28 U.S.C. § 1920 allows for the judge or clerk of the court to tax as costs for: (1) fees of
the clerk and marshal; (2) fees for printed or electronically recorded transcripts necessarily
obtained for use in the case; (3) fees and disbursements for printing and witnesses; (4) fees for
exemplification and the costs of making copies of any materials where the copes are necessarily
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obtained for use in the case; (5) docket fees under 28 U.S.C. § 1923; and (6) compensation of
court appointed experts, compensation of interpreters, and salaries, fees, expenses, and costs of
special interpretation services under 28 U.S.C. § 1828. In FLSA cases, Texas District Courts
have also found that “[r]easonable litigation expenses are ordinarily included in an award of
statutory attorney’s fees.” Rouse v. Target Corp., 181 F.Supp.3d 379, 792 (S.D. Tex. 2016)
(relying on an 11th Circuit case); see also Dobson, 2017 WL 1330165, at *7. “Accordingly, in
addition to taxable court costs listed under 28 U.S.C. § 1920, costs for travel, meals, lodging,
photocopying, long-distance telephone calls, computer legal research, postage, currier service,
mediation, exhibits, document scanning, and visual equipment litigation expenses are also
recoverable under the FLSA as part of an attorney’s fee award.” Id. (citing Alex v. KHG of San
Antonio, LLC, 125 F.Supp.3d 619, 630 (W.D. Tex. 2015)); cf. Lewis, 292 F. Supp. 2d at 914
(relying on an Eastern District of Pennsylvania case, affirmed in the Third Circuit, to find similar
costs were not permitted); Martinez v. Refinery Terminal Fire Co., No. 2:11-cv-00295, 2016 WL
4594945, at *14 (S.D. Tex. Sept. 2, 2016) (“Other courts in this circuit when faced with disputed
requests for costs, including expenses that normally are passed on to a client by an attorney,
routinely deny requests for items that are not listed in § 1920.”).
Plaintiff submitted two attorney’s affidavits detailing the various expenses that allegedly
fall within reasonable litigation expenses in FLSA cases, including court fees, service processing
fees, computer research, copying and production, deposition transcripts, telephone, travel,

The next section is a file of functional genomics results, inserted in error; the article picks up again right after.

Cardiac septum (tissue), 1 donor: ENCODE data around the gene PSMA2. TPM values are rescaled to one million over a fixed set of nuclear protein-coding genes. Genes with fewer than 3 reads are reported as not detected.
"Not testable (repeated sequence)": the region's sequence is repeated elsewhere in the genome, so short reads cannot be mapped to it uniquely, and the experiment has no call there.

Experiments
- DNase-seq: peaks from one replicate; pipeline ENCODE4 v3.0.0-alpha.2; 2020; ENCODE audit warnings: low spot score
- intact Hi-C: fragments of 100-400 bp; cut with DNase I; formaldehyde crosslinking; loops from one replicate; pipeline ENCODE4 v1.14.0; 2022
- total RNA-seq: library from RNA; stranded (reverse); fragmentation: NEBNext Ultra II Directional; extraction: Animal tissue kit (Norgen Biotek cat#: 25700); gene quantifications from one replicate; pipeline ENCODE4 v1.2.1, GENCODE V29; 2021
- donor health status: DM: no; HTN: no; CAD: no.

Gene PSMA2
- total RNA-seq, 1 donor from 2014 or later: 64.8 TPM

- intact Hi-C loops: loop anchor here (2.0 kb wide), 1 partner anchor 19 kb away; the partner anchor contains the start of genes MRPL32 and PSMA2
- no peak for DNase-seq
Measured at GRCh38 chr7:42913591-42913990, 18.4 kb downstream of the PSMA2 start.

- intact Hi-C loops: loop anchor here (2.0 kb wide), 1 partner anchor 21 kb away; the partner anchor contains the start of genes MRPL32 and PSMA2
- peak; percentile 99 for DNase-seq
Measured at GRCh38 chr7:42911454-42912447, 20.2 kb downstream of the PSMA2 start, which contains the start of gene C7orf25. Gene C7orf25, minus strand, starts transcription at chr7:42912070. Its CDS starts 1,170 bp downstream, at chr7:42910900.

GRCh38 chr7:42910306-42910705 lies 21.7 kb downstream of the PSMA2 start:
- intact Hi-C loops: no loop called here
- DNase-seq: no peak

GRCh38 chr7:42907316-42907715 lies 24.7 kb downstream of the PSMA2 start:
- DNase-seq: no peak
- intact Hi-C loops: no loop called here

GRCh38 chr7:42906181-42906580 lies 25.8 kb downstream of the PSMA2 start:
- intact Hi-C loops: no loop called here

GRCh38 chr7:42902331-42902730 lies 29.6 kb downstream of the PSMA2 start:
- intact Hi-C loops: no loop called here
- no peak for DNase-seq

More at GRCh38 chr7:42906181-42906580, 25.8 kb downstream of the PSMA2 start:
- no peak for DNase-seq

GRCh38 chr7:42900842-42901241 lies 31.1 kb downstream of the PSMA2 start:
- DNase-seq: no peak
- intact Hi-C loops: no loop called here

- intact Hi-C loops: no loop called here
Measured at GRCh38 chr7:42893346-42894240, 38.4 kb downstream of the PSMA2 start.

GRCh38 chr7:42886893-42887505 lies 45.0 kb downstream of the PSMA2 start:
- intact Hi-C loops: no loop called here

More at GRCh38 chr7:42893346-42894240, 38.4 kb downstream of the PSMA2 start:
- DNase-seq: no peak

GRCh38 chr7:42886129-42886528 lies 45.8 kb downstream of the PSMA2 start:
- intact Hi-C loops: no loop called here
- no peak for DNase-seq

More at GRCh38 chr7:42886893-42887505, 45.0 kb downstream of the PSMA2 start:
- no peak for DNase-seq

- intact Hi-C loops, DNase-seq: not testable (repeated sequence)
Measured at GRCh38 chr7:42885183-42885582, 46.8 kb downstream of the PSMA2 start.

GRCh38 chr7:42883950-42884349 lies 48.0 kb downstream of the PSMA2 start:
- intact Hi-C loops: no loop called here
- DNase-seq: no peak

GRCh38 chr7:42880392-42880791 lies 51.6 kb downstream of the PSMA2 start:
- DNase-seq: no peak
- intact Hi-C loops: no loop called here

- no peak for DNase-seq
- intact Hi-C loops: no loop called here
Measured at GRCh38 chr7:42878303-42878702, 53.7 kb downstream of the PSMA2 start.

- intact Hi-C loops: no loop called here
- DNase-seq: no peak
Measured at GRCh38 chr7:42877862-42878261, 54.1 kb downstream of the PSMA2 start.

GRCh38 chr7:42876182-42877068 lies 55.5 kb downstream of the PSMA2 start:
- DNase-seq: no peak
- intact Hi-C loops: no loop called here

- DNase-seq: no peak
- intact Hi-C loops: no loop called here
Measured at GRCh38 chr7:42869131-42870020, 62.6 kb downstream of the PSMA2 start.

mediation fees, postage, notice administrator, and local counsel costs. Docket Nos. 134-1, 1342. The court fees, service processing fees, copying and production, and deposition transcripts
fall directly under taxable costs in 28 U.S.C. § 1920. Martinez, 2016 WL 4594945, at *10–13.
The computer research, telephone, travel, mediation fees, postage, notice administrator, and local
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counsel costs are recoverable as reasonable litigation costs in an FLSA case. See Dobson, 2017
WL 1330464 at *7. The parties have agreed that this amount is appropriate and the Court’s
independent review finds that the costs are reasonable, and there are therefore no issues with
these requests. Id. After considering the new information and authority Plaintiff has presented,
Plaintiff’s request of $29,084.00 is reasonable and appropriate.
After considering the Magistrate Judge’s Report and Recommendation (Docket No. 133)
and the new evidence presented by the Plaintiff (Docket No. 134), the Court GRANTS-INPART the Joint Motion for Settlement Approval. Docket No. 131. The amount of attorney’s
fees shall be REDUCED to 30% of the common fund, and the award to each plaintiff, set forth
in the Settlement Agreement, shall be increased pursuant to the same calculation used to
determine those award amounts, to reflect the reduction in attorney’s fees. The amount of nontaxable costs is GRANTED in the amount of $29,084.00.
So ORDERED and SIGNED this 12th day of March, 2018.
ROBERT W. SCHROEDER III
UNITED STATES DISTRICT JUDGE